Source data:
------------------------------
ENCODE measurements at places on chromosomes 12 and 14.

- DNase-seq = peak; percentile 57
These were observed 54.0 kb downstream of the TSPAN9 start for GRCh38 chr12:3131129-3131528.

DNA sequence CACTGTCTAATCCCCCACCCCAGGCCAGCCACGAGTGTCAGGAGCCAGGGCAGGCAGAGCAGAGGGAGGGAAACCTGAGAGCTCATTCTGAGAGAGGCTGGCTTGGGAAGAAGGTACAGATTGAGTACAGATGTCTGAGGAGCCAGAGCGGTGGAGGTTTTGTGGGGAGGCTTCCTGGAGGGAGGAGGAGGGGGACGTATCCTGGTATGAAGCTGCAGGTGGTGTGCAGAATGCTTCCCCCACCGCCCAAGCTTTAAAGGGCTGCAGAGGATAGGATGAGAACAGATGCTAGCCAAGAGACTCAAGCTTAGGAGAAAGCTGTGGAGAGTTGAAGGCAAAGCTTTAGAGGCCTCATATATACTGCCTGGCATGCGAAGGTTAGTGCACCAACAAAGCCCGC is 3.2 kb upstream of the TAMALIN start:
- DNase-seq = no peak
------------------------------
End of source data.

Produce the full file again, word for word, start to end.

ENCODE measurements at places on chromosomes 12 and 14.

- DNase-seq = peak; percentile 57
These were observed 54.0 kb downstream of the TSPAN9 start for GRCh38 chr12:3131129-3131528.

DNA sequence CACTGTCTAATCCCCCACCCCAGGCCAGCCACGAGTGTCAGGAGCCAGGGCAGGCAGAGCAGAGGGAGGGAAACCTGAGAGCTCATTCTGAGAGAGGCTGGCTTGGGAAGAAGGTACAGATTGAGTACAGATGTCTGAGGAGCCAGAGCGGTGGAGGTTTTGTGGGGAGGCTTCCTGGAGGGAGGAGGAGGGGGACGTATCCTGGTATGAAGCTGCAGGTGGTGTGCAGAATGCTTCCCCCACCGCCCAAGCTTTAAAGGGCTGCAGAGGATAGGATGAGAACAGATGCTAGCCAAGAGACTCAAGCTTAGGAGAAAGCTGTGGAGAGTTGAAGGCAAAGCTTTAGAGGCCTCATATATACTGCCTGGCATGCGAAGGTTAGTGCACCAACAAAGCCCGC is 3.2 kb upstream of the TAMALIN start:
- DNase-seq = no peak